E is for English Lines
If there is one thing K-pop is known for to the rest of the world, it is its strange use of English. Six years in, and I still find it odd that Korean singers, singing Korean songs, for a primarily Korean audience, feels the need to title their songs in English and throw in English phrase with the Korean lyrics.
As a native English speaker, I often die inside at the cringe-worthy English that is used in these songs. I can forgive bad pronunciation, since they are speaking a foreign language, but it’s the completely inappropriate use of certain phrases that I can’t handle.
Recently however, since K-pop has become more known internationally, the English has gotten surprisingly good. Nowadays, there is even some very clever wordplay that goes on in songs when the singers switch from Korean to English.
In this post, I have compiled a list of my favorite English lines used in K-pop songs. These aren’t lines that I find funny, rather they are moments in which K-pop stars have actually blown me away in how good the English is used. These are ten instances in which K-pop really got it right:
(Click on the artist’s name to hear the line used in the song.)
#10: Amber: Eonni! Attention please.
This one is cute. “Eonni” is what girls would call an older girl whom they respect. This line is like Amber calling all of her fans to listen to her rap.
#9: MYNAME: Somebody call the kukeupcha!
Wordplay! Sort of. “kukeupcha” means ambulance, so this is MYNAME’s creative way of saying that things are about to get crazy so someone should call an ambulance.
#8: Taemin: Do it fast, do it slow; you control the tempo.
This is on the list because I was just shocked at how advanced it was for SM Entertainment. So much of the weird English that is out there comes from SM Entertainment, but this is one time where they not only used the English correctly, but it’s even a bit poetic.
#7: G-Dragon: Get your cray-on!
This was such a creative play on words. The song is called “Crayon,” which is an intriguing enough title. Once you hear the song though, it all makes sense. “Get your cra(z)y- on.”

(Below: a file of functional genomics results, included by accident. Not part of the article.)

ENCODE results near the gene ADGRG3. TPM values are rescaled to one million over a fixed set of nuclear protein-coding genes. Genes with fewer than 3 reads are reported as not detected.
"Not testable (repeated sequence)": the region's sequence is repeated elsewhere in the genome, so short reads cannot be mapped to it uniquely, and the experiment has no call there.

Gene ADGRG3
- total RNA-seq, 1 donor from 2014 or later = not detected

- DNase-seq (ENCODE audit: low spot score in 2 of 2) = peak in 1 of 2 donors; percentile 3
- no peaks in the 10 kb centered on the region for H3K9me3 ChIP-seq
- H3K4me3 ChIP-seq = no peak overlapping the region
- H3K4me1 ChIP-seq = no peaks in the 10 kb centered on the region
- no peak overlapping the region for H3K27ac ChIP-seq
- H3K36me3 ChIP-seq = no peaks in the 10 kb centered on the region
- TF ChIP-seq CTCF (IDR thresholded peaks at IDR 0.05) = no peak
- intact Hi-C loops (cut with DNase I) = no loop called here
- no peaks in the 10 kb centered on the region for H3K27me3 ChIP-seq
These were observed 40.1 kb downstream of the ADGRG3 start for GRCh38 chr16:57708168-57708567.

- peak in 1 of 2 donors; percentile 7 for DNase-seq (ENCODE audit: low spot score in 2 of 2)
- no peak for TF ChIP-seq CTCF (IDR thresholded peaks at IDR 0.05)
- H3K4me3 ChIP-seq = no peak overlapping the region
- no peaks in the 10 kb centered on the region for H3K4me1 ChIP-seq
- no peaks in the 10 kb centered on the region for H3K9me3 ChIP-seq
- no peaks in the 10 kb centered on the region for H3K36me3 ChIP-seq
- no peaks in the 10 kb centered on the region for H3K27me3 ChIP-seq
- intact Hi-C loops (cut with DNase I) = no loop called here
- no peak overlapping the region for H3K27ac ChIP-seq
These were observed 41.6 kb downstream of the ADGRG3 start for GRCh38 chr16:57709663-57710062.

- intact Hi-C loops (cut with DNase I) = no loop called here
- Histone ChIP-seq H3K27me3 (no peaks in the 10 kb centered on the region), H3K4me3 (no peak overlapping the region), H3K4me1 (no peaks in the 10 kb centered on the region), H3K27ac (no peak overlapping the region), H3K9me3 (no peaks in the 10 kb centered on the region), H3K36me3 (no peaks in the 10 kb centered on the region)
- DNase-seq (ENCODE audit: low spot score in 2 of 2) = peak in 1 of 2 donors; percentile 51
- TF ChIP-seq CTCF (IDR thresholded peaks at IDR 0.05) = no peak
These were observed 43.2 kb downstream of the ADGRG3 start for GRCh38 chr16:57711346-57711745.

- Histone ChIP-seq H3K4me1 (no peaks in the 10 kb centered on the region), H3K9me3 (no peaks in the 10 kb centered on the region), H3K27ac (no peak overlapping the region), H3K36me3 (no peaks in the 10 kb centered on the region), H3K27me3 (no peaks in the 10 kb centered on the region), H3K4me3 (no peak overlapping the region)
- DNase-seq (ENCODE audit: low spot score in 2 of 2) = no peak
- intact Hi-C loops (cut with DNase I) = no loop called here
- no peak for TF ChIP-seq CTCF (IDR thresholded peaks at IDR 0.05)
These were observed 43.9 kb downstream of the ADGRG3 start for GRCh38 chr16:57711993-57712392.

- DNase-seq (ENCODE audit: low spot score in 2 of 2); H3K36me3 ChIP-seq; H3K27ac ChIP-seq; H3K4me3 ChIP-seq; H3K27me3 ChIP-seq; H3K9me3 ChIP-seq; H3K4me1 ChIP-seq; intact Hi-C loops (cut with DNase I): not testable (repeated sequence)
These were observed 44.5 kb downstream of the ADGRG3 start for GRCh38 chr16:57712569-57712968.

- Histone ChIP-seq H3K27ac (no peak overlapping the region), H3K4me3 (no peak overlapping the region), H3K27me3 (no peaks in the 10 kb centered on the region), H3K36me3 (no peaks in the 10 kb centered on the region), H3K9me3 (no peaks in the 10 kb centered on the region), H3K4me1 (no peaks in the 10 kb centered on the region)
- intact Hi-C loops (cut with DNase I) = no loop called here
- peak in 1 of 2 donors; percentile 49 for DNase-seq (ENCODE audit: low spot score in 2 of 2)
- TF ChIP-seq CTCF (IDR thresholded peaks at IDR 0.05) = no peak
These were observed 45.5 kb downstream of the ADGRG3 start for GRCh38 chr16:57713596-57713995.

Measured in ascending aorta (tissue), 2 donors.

#6: CL: Karma, karma, karma is looking for you. What you gonna do when they come for you?
This is just such a cool line. CL is fluent in English, and she is so skillful at carrying her lines, whether it be in Korean, English, or switching flawlessly between the two.
#5: Song Ji Eun: I know you’re tipsy whenever you call me.
This took me by such surprise. For someone who doesn’t speak English, in a company in which none of her labelmates speak fluent English, this was a shockingly appropriate line for her song. It uses an uncommon English word, and has so much meaning behind it. The song is about her so-called significant other who doesn’t appreciate her, and this line reflects the idea that the only affection she ever gets out of him are drunken confessions of love.
#4: Jessi: They still look at me like ‘aippeora.’
More wordplay! I’m not sure the literal translation of “aippeora,” but the connotation is akin to “How pretty!” It’s a phrase people say to pretty, innocent girls (and pets :P). The song is about how tough Jessi is, so in this line, she mocks the people who think she is a sweet and innocent girl.
#3: EXO: Someone call the doctor.
The song is called “Overdose,” and this is where they crazily call out the need for the doctor because of how overwhelming their love interest is. It’s a cool line that is so perfect for calling out.
#2: GOT7: Niga hamyeon, good; naega hamyeon, kkeut.
Wordplay for the win! The line translates to “If you do it, it’s good; if I do it, it’s over” with “good” sung in English and “over” sung as “kkeut” in Korean (끝). “Good” and “kkeut” literally sound exactly the same, but when translated in context with the rest of the verse, have opposite meanings. The entire song is about the double-standard the girl has over the guy, where she gives herself a pass for everything, but won’t take anything but perfection from the guy. That idea is reflected so cleverly and poetically in this one line.
#1: Monsta X: Excuse my charisma.
This right here is my favorite English line ever in a K-pop song. This was Monsta X’s debut song, in which they introduce just how cool they all are. When it’s the rapper’s turn to take center stage, he comes at us with this line. It’s so confident and unique that I can’t help but fall for it.
Question of the Day:
What are your favorite English lines?
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